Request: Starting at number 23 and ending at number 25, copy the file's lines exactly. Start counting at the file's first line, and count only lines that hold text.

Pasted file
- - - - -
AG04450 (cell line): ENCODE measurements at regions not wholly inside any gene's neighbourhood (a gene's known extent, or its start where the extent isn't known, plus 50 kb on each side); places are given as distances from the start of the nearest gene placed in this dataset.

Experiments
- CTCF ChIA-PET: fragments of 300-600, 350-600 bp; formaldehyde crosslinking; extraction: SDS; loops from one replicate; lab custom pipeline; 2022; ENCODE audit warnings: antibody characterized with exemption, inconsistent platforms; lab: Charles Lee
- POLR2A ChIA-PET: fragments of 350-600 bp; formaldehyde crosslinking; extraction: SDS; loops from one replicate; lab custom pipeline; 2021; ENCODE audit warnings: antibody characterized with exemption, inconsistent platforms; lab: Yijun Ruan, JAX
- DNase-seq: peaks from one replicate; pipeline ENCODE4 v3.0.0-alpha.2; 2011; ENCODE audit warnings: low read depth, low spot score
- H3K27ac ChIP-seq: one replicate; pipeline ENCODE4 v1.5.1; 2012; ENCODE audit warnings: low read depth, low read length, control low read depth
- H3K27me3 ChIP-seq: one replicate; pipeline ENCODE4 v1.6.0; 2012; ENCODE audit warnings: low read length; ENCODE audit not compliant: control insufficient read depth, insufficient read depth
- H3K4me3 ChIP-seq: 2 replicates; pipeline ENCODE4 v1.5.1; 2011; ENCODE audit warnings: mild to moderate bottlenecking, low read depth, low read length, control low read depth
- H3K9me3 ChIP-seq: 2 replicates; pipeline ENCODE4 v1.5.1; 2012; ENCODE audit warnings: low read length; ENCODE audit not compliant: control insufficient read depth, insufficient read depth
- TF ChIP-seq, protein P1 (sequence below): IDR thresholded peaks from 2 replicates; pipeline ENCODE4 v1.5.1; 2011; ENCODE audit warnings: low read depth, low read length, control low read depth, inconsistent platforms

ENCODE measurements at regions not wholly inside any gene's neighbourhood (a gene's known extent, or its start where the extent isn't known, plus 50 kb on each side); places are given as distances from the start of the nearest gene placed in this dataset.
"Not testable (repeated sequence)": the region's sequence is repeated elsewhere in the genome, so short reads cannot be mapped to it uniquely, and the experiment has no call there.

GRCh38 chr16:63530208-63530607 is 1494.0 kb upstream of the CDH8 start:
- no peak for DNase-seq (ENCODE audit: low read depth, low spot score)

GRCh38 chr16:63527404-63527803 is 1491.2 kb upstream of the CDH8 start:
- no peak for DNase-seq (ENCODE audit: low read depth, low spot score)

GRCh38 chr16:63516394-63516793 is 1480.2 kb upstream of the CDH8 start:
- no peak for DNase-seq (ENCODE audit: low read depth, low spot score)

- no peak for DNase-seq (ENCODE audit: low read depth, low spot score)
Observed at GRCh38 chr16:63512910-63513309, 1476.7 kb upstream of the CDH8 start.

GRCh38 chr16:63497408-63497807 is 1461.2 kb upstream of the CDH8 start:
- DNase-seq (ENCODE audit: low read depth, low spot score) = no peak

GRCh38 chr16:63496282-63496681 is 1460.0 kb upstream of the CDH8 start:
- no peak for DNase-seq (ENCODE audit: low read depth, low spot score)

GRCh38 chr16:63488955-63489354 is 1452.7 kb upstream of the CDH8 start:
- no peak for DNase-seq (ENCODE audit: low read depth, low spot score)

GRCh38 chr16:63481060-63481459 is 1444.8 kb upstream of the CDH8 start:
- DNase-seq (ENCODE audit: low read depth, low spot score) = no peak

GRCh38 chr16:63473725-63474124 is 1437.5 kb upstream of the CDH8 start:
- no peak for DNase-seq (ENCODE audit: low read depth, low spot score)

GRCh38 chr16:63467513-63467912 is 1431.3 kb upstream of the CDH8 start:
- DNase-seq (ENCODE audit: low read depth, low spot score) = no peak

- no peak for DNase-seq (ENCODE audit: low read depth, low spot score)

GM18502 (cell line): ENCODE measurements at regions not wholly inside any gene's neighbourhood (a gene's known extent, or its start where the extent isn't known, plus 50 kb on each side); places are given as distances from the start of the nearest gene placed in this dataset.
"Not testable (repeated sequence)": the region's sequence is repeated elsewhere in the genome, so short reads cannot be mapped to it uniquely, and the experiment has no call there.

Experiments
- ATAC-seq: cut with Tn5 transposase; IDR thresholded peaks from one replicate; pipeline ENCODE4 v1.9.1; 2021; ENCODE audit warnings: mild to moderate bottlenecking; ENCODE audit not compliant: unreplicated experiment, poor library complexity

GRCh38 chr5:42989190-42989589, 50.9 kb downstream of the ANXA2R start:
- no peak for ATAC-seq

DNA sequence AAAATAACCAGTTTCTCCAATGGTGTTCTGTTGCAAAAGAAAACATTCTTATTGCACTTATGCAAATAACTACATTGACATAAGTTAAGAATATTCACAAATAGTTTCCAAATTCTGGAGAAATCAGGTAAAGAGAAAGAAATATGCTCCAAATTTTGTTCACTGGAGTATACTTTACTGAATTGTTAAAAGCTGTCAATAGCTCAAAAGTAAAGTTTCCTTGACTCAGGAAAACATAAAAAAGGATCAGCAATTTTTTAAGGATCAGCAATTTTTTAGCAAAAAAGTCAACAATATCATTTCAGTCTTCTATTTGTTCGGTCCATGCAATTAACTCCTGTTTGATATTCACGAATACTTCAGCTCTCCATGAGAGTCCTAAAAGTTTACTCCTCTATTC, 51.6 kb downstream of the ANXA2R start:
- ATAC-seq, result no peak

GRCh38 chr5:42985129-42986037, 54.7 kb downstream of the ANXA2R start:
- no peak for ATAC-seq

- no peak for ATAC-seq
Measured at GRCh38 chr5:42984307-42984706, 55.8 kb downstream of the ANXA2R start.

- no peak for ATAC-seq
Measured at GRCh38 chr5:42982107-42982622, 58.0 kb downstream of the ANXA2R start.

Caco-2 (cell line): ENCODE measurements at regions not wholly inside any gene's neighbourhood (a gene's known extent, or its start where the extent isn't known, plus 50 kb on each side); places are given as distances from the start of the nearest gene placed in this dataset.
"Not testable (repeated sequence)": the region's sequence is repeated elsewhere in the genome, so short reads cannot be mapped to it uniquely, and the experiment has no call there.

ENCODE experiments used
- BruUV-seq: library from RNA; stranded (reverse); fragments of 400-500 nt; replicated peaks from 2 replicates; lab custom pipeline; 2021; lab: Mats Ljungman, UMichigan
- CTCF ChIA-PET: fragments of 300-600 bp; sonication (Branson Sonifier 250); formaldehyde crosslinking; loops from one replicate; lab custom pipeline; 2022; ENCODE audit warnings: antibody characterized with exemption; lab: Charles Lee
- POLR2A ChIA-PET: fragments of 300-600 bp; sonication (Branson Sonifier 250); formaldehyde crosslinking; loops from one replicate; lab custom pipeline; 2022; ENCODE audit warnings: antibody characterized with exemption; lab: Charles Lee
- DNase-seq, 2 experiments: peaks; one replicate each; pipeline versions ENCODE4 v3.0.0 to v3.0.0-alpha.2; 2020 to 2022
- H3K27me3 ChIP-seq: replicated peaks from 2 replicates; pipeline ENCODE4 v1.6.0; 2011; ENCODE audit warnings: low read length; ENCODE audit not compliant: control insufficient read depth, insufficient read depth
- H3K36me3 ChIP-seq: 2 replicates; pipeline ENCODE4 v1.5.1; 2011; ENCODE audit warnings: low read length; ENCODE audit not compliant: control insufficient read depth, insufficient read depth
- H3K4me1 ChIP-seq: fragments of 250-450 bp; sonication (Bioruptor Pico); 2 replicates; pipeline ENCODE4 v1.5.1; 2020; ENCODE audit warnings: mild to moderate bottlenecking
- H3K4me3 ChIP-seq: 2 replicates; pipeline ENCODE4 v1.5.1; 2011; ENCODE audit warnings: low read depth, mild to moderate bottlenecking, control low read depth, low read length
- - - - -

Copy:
GRCh38 chr16:63496282-63496681 is 1460.0 kb upstream of the CDH8 start:
- no peak for DNase-seq (ENCODE audit: low read depth, low spot score)

GRCh38 chr16:63488955-63489354 is 1452.7 kb upstream of the CDH8 start: